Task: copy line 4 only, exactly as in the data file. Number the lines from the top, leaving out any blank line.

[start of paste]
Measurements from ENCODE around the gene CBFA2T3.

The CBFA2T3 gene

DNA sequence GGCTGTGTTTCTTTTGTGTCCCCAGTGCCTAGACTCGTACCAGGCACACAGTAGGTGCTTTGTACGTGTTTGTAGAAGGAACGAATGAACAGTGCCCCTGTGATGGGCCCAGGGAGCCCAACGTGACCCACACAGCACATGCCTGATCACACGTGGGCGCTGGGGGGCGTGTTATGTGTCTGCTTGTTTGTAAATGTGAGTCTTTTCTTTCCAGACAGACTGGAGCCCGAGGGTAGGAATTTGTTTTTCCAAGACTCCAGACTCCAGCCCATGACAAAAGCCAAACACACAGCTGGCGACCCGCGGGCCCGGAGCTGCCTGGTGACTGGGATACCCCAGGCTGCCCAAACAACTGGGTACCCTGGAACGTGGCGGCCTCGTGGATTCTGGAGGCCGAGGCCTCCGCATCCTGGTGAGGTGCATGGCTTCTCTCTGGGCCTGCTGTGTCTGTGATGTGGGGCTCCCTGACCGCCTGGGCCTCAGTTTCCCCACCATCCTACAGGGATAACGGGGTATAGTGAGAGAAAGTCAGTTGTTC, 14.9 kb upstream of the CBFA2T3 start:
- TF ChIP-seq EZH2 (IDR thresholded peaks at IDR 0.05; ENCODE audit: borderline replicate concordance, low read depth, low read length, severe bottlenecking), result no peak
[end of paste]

- TF ChIP-seq EZH2 (IDR thresholded peaks at IDR 0.05; ENCODE audit: borderline replicate concordance, low read depth, low read length, severe bottlenecking), result no peak